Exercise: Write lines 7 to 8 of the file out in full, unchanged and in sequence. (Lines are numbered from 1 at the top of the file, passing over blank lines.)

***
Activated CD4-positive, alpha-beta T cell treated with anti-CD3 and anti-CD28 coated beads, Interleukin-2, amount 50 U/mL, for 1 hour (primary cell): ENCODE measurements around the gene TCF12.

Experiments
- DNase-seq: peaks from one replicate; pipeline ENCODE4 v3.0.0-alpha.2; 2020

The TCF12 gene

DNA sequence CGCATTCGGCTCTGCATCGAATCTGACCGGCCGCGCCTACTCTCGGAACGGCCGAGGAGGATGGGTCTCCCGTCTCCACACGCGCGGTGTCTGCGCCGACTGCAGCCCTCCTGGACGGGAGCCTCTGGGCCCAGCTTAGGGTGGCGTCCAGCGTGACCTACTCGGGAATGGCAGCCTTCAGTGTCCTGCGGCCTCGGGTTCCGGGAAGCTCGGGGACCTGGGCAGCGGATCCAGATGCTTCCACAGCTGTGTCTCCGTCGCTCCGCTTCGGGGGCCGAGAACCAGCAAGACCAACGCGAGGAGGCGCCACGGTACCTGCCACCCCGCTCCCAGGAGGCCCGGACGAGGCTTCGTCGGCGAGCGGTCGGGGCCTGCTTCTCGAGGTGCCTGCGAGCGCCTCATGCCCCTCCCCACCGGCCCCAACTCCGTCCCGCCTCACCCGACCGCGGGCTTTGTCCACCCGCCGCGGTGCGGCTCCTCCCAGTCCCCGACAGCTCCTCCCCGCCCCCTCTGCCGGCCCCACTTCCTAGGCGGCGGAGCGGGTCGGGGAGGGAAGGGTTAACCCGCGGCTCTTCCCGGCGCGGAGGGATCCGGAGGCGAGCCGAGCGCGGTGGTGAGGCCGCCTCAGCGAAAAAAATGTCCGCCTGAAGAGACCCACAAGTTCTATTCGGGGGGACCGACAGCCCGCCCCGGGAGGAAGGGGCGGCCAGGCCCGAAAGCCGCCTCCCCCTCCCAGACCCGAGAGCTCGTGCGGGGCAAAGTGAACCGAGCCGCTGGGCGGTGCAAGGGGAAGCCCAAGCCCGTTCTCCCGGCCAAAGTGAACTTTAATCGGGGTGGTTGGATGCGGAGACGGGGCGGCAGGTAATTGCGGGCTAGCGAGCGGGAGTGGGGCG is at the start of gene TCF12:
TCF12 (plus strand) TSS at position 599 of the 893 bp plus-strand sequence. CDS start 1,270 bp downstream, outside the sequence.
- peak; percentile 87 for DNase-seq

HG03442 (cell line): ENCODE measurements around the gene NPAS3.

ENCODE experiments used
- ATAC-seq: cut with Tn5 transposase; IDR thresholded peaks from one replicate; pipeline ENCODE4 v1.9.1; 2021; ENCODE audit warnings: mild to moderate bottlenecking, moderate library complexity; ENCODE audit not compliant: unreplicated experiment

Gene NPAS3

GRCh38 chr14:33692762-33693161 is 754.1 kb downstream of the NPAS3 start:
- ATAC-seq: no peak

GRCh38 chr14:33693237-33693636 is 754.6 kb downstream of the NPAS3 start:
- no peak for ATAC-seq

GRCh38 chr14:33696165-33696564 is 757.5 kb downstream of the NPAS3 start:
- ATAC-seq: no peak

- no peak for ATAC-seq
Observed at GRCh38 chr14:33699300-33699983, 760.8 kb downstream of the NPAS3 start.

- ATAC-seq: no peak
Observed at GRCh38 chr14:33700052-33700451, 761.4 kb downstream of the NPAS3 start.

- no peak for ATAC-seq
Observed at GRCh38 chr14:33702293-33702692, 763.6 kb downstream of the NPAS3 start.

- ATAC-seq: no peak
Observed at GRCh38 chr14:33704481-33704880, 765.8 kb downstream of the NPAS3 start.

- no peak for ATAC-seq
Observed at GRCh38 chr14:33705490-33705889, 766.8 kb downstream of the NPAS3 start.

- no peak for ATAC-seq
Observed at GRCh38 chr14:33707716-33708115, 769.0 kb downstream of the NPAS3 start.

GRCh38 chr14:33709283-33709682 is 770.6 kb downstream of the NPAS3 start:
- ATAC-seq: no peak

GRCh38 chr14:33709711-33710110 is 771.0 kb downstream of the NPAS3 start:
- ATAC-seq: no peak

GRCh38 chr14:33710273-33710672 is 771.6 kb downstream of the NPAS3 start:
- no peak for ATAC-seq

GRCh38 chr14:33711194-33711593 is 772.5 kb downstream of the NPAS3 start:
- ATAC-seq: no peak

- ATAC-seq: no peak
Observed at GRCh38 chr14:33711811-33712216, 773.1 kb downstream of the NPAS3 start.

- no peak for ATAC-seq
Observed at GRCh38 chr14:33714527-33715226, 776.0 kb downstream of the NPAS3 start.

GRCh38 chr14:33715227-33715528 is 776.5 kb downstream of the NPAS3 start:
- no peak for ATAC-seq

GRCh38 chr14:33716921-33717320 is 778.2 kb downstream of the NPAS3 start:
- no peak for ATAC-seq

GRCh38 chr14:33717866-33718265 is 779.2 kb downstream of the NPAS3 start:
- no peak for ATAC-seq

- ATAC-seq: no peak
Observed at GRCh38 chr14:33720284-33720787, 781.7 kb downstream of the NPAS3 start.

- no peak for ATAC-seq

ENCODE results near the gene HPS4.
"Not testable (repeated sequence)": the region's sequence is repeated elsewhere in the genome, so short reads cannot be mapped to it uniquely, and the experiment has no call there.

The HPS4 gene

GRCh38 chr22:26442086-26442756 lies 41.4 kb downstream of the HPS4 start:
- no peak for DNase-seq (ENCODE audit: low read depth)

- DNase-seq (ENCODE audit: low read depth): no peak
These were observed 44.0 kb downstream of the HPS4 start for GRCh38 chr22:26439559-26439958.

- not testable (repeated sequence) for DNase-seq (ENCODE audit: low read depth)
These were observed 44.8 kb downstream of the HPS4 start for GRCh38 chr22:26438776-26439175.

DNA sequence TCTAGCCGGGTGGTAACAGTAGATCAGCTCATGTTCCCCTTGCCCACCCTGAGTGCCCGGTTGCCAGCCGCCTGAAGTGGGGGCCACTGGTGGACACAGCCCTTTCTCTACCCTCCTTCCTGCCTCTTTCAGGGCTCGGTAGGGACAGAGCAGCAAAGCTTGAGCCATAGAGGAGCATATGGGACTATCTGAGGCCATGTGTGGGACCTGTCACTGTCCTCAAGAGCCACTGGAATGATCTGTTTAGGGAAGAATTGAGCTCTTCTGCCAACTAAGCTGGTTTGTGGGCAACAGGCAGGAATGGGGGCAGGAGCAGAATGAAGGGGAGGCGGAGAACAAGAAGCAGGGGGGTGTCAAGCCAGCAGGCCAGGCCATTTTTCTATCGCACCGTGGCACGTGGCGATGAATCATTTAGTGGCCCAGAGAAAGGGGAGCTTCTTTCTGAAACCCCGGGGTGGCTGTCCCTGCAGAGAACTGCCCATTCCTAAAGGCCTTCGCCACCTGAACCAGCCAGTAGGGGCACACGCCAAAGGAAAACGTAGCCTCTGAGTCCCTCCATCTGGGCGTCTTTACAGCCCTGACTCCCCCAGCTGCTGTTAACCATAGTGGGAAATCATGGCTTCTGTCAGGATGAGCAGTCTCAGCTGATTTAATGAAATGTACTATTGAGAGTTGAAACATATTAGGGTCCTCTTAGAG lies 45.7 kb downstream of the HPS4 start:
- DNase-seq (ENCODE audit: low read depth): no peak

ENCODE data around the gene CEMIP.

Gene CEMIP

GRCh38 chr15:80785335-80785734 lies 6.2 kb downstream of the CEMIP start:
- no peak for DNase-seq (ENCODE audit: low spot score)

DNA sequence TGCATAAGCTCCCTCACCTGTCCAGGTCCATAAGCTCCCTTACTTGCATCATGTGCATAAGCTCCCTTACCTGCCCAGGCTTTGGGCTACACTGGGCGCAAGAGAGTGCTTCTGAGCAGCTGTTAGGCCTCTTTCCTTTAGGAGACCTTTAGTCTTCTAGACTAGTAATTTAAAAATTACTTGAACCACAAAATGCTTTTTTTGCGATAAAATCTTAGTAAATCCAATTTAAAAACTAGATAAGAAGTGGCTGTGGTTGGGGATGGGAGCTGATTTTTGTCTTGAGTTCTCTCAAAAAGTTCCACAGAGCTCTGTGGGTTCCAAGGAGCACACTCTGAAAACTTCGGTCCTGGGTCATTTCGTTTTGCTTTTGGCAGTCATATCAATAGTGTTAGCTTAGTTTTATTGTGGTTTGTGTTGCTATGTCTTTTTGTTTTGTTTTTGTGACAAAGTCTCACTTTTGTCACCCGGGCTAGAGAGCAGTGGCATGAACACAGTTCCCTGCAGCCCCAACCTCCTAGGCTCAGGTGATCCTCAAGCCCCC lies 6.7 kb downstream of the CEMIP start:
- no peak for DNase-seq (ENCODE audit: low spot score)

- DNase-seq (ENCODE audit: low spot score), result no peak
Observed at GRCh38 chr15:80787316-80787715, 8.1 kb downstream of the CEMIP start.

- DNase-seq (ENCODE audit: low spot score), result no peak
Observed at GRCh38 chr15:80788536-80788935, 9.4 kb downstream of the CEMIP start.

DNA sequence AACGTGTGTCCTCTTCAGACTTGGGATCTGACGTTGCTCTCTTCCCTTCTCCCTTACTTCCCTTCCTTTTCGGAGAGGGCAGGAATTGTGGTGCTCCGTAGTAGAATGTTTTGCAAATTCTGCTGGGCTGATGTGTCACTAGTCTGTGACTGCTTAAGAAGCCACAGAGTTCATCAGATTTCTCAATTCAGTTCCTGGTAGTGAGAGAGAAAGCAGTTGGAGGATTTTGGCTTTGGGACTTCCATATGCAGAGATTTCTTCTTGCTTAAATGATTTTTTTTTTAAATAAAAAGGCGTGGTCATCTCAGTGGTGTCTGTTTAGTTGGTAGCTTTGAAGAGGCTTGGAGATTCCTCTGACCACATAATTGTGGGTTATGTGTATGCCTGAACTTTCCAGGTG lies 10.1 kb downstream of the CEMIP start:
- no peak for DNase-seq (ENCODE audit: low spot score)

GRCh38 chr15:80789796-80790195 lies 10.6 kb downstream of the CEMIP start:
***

- peak; percentile 87 for DNase-seq

HG03442 (cell line): ENCODE measurements around the gene NPAS3.